Buying a car is one of the retail experiences most fraught with friction. As consumers have more and more innovative retail experiences like North Face's Watson powered shopping assistant, Amazon Prime, and Bonobos, they'll have less and less tolerance for the archaic way automotive retail is done. In this webinar, I define the problem and offers some solutions. Spoiler alert: Falcon can help with that :)
My professional background is in print design and data visualization. For many years, I did print production for the World Bank and the UN, as a design contractor. My interest in data visualization came from that experience, but I was also searching for work with more tangible outcomes. This research project started from my interest in data visualization as a practice, but as you’ll see, it’s a few steps removed.
My project is about designing a user experience for big data. If you keep up with tech news, it seems like every other article is about the internet of things. Every 6 months, there’s another leap in processing speeds, allowing us to process the data from those sensors at ever faster speeds. What this means is that we’ll no longer be capturing data and storing it for later, like a really large Excel file. This means that we’re now able to make use of big data in real-time--theoretically. You can’t understand a terabyte of data as it flashes past your eyes, so we need some new way to manage it.
This problem that I just identified also identifies my role here. I started my research thinking of myself as a data visualization designer. That’s a relatively low level role on the value chain, and there are hundreds, maybe thousands of really good data viz designers out there. My role here is as a designer of the process and experience of working with big data.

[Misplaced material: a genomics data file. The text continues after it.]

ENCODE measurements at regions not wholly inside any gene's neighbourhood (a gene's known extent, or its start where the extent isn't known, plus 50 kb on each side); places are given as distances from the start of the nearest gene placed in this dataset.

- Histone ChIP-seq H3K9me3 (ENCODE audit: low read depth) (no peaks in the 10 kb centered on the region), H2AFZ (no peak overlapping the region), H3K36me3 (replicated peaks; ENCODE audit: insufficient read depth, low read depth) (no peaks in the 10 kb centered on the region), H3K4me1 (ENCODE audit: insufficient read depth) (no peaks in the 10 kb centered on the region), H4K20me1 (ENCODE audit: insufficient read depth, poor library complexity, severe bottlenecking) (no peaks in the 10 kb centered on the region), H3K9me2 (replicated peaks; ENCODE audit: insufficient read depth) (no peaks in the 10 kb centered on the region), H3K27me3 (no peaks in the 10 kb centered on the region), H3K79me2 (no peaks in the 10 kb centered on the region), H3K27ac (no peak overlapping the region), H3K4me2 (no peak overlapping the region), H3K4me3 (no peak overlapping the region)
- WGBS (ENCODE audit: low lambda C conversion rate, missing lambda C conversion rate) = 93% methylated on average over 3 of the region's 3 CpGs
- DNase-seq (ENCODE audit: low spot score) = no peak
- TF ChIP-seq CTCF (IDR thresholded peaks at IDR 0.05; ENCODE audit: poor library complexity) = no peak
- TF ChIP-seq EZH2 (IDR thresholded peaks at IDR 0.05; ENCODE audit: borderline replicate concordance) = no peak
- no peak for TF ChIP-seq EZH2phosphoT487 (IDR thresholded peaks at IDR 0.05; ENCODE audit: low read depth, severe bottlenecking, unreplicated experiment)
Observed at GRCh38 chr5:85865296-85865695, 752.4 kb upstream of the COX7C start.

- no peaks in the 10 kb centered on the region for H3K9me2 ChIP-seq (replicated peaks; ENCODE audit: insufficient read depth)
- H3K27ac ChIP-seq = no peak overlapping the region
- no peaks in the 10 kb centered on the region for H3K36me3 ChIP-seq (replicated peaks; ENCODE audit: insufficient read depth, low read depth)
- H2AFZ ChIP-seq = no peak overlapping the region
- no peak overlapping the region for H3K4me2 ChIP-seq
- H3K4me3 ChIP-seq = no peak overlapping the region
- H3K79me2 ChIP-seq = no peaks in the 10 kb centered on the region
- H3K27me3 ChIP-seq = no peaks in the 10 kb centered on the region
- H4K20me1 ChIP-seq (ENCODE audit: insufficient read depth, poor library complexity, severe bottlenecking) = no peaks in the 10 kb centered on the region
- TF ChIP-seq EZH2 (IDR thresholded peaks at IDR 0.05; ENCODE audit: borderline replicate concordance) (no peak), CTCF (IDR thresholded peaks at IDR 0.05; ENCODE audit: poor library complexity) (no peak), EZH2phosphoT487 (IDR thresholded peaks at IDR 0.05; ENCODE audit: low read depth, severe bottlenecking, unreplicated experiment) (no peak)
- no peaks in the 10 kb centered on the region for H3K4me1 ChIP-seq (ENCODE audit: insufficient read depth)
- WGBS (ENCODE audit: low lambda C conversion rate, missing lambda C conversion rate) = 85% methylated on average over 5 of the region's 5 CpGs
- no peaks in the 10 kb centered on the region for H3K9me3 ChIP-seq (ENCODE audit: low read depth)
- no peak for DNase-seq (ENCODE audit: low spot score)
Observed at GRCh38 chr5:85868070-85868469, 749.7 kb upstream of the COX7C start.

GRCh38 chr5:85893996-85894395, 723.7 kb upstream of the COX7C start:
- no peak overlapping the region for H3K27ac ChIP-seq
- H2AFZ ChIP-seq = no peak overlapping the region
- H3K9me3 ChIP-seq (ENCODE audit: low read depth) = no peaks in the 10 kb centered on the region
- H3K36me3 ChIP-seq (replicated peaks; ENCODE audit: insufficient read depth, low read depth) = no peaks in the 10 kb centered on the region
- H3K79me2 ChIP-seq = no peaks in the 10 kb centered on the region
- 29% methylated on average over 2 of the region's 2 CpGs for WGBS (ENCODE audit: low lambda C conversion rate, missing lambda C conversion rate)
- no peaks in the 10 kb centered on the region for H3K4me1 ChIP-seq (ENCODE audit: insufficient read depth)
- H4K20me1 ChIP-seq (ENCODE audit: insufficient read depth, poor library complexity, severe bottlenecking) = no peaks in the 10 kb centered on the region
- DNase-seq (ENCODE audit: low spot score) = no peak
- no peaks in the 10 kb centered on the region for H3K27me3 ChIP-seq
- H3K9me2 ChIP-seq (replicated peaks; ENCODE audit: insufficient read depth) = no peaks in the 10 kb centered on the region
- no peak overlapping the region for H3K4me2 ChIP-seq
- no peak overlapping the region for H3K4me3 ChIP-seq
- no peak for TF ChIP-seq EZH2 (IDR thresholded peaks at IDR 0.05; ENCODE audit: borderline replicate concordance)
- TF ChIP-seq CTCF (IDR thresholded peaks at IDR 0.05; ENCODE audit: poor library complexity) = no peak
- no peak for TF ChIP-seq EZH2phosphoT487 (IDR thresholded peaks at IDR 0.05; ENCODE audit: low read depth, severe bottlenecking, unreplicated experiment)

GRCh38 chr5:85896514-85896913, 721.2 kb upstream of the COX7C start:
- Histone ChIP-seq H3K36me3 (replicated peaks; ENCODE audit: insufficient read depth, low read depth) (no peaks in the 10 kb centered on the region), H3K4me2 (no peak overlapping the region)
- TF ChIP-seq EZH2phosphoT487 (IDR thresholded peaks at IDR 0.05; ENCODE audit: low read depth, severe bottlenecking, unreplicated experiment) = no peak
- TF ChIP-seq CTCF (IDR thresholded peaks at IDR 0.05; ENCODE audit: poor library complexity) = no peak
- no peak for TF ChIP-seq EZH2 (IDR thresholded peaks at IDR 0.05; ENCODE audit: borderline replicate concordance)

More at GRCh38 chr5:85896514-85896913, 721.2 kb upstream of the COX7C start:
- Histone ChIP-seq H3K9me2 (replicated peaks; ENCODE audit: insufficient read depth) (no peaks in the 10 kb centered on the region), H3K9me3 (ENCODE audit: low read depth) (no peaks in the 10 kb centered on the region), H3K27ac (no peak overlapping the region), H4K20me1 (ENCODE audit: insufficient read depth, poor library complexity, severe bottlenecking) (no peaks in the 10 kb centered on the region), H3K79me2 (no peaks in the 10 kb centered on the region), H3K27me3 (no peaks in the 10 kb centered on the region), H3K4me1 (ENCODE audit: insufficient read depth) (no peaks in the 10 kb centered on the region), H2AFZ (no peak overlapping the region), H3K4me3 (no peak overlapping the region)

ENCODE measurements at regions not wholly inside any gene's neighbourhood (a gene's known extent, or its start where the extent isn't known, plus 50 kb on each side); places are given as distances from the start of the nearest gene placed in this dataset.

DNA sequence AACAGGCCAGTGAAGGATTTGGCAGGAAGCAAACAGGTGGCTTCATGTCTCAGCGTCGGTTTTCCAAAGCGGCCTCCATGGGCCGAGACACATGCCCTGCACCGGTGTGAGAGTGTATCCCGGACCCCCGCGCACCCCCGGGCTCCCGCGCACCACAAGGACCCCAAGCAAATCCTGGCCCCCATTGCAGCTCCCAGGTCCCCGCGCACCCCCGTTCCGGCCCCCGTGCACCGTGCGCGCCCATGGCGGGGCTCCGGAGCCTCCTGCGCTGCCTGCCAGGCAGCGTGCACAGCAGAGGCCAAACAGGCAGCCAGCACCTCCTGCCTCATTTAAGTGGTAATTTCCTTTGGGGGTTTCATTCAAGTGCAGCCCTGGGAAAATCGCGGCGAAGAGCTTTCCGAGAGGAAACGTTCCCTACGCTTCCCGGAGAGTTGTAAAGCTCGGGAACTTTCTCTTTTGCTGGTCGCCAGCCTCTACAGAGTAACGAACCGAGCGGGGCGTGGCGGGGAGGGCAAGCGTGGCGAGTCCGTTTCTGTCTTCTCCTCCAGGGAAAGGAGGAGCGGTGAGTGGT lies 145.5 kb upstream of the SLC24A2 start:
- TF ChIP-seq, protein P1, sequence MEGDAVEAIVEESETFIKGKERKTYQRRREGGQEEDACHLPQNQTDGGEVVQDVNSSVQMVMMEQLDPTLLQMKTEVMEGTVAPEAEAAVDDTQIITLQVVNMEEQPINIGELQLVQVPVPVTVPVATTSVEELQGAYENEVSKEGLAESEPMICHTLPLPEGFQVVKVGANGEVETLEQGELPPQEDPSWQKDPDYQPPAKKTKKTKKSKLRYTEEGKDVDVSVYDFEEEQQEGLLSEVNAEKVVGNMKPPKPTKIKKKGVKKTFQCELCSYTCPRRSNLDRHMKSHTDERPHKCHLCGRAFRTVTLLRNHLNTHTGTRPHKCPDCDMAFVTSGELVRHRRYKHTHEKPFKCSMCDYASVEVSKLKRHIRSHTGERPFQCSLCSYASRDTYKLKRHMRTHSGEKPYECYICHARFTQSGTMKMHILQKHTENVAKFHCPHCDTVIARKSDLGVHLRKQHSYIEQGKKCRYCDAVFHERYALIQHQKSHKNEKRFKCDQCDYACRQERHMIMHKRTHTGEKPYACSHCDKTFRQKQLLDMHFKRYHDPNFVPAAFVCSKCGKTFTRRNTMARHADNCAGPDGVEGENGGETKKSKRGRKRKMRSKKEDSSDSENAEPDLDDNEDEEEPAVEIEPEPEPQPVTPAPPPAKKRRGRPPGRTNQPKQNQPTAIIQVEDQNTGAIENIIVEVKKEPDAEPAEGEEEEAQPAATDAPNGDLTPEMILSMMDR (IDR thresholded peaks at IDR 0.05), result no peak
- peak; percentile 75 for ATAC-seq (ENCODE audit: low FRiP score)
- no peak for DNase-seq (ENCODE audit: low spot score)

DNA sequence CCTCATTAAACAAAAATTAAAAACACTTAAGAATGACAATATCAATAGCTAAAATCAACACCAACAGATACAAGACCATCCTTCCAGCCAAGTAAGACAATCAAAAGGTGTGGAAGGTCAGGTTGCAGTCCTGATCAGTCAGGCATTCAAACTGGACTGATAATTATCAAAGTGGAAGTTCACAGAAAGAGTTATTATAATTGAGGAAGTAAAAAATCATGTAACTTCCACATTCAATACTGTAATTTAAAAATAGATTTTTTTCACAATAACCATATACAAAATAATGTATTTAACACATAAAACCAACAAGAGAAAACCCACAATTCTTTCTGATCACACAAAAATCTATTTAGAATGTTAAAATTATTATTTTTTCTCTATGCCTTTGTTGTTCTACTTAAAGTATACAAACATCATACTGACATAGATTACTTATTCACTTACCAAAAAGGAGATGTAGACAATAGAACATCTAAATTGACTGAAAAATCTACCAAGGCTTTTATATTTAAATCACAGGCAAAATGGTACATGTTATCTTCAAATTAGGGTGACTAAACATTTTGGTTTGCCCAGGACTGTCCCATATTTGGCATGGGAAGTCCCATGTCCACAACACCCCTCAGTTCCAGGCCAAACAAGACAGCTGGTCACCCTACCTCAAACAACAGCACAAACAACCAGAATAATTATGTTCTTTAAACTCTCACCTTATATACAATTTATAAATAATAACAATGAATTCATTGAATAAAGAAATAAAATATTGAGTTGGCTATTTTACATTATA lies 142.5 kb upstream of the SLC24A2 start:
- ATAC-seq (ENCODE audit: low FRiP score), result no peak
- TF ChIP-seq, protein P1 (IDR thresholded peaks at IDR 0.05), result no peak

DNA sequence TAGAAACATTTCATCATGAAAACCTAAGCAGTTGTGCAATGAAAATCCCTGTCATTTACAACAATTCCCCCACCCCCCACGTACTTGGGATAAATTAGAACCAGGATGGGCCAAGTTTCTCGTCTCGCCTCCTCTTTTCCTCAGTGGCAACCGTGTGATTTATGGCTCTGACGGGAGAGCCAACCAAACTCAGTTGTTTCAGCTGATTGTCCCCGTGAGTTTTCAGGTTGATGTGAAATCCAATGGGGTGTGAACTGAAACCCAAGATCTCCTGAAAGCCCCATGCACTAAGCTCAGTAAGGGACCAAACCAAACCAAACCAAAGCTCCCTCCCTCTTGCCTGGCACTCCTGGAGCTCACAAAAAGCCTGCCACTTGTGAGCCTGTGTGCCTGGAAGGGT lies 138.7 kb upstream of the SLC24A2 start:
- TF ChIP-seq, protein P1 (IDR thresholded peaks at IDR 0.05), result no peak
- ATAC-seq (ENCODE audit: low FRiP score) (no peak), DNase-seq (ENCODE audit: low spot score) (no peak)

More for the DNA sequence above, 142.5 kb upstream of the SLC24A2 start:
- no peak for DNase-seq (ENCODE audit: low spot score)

There’s a significant case to be made for spending quality time on UX for big data. We know that a happy user is more effective, more efficient, more creative, and better at solving problems. With the complexity that big data brings, a happy user is a high priority.
Here is an updated post it array.
I took out less important items, and added a few new things. One element that I've added in is from a topic that turned on a few lightbulbs for me, thanks to Stephen P. Anderson.
The idea is from Montessori method education: that programs or systems can be either a path or a sandbox. A path is a program that forces you down a certain path, and a sandbox is one that invites you to explore and discover. The path approach treats users or students as a vessel to be filled, and a sandbox sees them as a fire to be kindled. It's the difference between 'buy me because I'm the coolest' and 'buy this because I want you to be the coolest'.
One practical application is to under-specify what certain features are for, so that users can define for themselves what that feature means. For example, does a star mean "i'm flagging this for later" or "kudos to you"? He also talks about the ancient Chinese game Go, because it sets up some simple rules and within that framework there are nearly infinite possibilities. A game like Candy Land, on the other hand, has defined start and end points, and everything in between is strictly stage managed. This relates to my desire as a user that an experience give me the tools to make my own experience.